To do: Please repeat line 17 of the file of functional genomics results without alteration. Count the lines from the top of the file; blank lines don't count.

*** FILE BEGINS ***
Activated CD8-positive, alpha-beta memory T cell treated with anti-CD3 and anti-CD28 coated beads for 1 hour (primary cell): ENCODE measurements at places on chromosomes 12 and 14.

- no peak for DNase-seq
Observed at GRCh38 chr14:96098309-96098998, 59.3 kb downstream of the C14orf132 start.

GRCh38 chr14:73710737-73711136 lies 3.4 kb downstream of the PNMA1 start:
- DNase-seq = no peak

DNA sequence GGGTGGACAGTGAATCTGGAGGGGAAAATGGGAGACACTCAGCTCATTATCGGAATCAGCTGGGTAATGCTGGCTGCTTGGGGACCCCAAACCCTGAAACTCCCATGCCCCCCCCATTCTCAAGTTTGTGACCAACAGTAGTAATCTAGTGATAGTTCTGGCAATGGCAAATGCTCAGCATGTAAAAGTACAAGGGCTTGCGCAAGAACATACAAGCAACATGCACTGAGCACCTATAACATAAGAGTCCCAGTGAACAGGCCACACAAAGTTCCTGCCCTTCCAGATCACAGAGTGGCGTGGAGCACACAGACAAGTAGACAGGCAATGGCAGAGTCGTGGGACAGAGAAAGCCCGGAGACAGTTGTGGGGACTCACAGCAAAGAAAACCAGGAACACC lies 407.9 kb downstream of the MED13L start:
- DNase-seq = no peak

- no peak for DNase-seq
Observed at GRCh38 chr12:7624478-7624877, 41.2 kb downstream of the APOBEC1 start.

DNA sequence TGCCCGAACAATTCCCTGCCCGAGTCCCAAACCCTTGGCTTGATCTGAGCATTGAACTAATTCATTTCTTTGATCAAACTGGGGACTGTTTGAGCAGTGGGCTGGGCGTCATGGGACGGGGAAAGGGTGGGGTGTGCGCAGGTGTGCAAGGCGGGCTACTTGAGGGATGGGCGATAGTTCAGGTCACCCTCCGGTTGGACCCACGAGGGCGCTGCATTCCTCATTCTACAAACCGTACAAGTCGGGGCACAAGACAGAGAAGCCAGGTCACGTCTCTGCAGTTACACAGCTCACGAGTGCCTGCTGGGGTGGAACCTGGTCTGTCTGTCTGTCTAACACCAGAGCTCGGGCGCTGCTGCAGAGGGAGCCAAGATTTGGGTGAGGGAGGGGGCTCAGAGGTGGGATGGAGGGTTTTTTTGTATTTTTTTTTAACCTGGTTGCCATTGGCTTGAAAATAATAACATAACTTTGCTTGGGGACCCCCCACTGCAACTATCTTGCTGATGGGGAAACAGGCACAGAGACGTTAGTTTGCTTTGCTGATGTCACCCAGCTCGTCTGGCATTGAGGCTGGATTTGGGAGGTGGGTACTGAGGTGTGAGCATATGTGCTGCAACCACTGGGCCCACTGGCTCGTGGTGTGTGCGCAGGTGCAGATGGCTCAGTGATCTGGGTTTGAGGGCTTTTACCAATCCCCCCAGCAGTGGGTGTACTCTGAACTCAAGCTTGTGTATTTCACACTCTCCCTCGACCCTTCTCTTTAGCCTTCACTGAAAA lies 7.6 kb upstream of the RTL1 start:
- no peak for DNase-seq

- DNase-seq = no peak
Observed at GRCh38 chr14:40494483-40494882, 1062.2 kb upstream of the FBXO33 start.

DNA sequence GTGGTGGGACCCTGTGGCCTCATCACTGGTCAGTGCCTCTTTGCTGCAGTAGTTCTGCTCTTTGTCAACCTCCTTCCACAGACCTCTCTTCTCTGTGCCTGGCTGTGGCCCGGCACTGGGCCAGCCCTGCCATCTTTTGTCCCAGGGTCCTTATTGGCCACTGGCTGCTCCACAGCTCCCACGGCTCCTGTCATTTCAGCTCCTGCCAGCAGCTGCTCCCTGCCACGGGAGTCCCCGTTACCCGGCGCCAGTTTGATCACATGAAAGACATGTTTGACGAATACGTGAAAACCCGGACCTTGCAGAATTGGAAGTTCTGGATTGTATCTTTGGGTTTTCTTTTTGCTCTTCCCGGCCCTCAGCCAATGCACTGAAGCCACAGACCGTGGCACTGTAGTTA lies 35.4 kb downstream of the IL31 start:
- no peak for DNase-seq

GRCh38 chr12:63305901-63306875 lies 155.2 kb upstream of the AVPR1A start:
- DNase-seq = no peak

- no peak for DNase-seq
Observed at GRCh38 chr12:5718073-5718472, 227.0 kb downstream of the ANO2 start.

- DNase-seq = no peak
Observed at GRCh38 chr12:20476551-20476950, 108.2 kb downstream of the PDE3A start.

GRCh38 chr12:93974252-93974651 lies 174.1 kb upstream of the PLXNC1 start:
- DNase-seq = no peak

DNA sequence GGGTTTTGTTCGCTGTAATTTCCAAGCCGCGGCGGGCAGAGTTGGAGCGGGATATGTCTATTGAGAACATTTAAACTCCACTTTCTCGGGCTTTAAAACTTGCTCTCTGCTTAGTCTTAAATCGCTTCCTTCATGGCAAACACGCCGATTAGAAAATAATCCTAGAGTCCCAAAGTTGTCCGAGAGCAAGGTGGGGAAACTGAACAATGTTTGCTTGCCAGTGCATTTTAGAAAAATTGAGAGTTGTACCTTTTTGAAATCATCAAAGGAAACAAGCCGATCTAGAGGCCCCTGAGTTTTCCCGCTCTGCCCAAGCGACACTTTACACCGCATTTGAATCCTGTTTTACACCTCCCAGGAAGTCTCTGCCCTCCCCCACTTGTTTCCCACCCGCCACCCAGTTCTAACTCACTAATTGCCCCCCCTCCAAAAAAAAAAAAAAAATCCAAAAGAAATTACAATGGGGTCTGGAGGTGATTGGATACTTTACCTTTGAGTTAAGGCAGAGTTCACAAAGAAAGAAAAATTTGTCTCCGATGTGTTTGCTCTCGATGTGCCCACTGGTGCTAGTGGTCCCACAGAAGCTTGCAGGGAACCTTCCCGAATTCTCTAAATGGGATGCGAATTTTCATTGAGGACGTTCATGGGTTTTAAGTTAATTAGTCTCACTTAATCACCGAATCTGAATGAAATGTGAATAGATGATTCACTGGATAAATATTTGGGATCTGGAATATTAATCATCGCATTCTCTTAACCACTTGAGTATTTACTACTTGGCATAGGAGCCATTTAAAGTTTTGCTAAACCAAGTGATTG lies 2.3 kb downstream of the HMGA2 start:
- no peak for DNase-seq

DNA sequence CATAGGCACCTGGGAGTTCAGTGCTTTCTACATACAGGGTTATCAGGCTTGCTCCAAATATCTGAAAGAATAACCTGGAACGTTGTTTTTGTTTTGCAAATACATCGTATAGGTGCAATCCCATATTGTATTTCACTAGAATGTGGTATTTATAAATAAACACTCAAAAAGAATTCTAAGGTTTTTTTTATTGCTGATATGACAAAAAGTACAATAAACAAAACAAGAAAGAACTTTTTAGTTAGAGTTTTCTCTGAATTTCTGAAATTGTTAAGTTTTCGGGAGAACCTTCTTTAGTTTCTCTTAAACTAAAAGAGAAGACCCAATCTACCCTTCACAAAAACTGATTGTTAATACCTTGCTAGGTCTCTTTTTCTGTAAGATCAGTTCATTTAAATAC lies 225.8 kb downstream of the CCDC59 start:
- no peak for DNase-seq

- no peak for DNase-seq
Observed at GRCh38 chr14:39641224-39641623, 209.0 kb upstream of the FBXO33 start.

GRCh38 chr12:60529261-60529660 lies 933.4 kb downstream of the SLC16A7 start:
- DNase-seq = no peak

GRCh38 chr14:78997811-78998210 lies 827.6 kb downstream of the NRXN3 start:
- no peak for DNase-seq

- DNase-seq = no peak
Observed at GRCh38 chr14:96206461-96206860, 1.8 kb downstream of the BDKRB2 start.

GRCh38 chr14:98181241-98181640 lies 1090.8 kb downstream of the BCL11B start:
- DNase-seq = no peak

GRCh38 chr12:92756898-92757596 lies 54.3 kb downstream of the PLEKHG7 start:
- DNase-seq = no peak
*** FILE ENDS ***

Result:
- DNase-seq = no peak